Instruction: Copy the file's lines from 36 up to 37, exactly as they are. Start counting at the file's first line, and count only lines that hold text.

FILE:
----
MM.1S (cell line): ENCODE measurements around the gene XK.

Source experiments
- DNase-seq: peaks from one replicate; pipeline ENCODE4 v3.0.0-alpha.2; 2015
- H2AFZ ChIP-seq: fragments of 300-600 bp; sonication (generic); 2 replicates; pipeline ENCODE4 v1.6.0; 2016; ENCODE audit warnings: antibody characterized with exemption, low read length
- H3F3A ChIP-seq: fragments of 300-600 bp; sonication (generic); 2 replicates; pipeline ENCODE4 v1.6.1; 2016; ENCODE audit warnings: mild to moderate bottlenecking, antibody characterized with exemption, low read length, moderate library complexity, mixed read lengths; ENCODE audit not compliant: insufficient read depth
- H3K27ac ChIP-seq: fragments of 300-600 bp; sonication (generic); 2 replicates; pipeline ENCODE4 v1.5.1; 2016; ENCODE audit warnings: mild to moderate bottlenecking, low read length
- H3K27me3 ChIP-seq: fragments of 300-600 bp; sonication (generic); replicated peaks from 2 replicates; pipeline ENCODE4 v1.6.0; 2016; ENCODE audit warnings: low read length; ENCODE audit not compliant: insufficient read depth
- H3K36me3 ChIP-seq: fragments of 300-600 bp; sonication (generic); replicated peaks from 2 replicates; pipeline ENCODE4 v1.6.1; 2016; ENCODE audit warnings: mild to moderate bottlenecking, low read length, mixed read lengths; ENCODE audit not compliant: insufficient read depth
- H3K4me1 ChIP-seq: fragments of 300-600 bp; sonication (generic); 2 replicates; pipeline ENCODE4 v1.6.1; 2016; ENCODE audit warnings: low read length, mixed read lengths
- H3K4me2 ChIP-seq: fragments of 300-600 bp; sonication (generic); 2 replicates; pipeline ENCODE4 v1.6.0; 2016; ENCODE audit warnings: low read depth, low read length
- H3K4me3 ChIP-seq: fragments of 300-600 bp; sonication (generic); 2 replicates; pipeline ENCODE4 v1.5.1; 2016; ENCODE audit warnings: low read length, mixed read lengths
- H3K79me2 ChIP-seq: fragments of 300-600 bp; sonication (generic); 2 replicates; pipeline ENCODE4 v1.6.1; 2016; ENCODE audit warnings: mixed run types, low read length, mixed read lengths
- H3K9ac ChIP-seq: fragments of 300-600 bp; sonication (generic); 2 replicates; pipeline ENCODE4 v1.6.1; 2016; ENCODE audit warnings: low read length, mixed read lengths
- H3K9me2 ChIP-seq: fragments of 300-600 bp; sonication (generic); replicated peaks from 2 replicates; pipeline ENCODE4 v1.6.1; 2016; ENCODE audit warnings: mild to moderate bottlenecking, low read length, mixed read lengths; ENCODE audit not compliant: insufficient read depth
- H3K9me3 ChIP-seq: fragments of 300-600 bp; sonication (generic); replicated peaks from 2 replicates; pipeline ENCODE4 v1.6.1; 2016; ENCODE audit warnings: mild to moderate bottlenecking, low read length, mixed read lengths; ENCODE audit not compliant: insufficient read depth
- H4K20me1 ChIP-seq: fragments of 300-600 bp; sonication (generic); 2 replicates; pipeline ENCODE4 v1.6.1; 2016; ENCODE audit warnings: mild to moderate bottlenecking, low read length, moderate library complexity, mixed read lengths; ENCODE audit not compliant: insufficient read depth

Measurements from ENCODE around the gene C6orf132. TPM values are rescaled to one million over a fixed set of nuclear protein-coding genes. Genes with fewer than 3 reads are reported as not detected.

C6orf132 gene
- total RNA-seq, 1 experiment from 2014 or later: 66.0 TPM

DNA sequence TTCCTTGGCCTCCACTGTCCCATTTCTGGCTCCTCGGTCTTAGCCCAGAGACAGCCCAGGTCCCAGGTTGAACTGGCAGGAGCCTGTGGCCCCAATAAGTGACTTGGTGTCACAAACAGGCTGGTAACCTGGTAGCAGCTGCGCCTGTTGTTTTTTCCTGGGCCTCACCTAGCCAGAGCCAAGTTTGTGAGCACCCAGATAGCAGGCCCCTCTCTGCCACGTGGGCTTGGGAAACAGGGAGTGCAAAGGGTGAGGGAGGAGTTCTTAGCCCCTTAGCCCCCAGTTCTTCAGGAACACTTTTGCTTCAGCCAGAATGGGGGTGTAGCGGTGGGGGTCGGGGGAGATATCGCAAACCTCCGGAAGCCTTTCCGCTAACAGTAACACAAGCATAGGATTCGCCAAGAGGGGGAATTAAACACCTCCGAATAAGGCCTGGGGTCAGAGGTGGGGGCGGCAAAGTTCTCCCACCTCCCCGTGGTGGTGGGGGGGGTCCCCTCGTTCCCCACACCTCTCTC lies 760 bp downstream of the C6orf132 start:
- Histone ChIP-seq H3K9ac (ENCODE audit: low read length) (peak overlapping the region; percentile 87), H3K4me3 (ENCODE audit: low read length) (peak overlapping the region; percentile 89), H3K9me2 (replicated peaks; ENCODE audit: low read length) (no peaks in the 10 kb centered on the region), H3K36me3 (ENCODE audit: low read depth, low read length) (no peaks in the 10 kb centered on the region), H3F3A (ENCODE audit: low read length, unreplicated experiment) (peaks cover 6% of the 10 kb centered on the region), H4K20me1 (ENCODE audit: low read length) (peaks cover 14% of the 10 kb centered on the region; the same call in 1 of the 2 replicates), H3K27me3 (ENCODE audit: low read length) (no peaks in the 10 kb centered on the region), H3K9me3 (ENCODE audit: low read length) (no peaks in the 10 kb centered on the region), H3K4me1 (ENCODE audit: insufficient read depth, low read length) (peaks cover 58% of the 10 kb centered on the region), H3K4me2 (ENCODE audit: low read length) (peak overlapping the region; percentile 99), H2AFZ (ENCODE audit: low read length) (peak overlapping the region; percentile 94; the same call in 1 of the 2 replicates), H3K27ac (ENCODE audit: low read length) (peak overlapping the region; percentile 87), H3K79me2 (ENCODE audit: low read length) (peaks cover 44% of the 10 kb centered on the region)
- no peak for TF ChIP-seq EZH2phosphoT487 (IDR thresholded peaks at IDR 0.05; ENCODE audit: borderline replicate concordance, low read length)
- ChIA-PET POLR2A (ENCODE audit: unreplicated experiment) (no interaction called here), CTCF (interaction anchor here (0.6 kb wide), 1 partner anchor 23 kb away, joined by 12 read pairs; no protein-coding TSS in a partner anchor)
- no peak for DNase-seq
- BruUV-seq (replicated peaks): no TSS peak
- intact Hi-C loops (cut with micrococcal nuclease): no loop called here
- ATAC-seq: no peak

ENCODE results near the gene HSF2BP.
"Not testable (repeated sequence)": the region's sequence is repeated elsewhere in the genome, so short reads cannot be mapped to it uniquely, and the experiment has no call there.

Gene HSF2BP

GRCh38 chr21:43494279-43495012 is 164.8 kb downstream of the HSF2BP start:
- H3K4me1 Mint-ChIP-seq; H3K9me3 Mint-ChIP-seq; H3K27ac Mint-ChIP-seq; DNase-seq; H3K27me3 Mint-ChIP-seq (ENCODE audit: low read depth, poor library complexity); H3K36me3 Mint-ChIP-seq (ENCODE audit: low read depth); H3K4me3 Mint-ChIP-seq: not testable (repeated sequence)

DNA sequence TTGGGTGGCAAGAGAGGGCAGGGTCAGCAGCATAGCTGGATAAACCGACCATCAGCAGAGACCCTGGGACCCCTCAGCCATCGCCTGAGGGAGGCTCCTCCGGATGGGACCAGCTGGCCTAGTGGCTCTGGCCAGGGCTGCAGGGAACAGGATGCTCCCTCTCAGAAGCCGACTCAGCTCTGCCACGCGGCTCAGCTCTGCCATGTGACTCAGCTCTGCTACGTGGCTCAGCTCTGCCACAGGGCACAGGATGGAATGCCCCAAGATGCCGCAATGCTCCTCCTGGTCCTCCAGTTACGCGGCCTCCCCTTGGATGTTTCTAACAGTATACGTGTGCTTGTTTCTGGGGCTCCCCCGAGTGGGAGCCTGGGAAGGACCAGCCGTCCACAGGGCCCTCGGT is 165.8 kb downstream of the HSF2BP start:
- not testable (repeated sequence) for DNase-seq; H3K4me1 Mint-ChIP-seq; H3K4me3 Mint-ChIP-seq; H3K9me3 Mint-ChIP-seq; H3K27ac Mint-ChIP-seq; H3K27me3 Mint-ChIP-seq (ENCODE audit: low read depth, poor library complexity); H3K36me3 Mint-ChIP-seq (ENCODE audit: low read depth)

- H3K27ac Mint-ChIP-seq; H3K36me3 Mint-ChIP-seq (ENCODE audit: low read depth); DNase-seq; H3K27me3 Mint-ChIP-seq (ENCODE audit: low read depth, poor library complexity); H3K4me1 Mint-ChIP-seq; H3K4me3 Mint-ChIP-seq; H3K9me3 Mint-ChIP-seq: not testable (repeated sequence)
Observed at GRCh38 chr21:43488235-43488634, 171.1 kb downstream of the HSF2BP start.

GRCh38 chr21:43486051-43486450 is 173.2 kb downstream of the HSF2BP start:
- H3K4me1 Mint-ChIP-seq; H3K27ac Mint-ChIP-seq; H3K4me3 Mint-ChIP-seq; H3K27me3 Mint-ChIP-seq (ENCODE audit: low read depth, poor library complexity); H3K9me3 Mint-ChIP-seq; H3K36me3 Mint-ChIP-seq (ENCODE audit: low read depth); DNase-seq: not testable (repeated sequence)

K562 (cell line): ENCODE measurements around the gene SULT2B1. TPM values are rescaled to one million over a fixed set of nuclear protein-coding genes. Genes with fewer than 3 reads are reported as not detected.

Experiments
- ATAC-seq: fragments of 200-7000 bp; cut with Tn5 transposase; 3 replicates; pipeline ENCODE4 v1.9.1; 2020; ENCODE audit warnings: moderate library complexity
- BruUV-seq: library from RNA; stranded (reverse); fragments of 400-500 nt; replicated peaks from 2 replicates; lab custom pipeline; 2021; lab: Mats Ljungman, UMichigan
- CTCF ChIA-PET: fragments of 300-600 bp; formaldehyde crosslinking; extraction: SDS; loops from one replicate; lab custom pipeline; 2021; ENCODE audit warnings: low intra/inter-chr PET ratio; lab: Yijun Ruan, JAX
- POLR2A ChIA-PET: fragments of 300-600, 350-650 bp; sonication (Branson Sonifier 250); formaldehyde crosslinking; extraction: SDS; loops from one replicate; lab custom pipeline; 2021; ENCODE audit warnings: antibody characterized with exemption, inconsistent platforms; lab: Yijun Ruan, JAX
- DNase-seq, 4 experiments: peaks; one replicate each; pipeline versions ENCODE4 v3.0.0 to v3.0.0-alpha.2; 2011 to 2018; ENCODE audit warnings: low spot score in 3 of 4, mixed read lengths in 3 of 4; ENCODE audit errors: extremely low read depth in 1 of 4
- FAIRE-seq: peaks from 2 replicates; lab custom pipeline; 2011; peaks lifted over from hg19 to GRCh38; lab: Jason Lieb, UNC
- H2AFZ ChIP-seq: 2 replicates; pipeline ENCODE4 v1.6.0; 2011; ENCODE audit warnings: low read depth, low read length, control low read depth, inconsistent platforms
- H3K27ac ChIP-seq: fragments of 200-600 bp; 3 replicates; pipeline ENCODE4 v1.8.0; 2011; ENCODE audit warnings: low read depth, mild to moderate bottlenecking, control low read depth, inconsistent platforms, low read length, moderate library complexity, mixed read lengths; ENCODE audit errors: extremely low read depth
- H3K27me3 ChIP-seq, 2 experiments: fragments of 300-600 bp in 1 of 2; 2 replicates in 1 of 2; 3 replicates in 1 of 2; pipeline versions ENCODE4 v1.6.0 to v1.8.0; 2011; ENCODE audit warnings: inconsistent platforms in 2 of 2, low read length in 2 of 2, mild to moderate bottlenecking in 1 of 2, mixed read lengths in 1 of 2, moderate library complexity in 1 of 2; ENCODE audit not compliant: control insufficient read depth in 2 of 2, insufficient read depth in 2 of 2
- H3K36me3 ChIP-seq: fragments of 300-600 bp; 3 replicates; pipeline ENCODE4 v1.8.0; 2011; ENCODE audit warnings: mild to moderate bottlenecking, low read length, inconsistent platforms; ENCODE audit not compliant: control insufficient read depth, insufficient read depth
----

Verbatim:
Observed at GRCh38 chr21:43488235-43488634, 171.1 kb downstream of the HSF2BP start.

GRCh38 chr21:43486051-43486450 is 173.2 kb downstream of the HSF2BP start: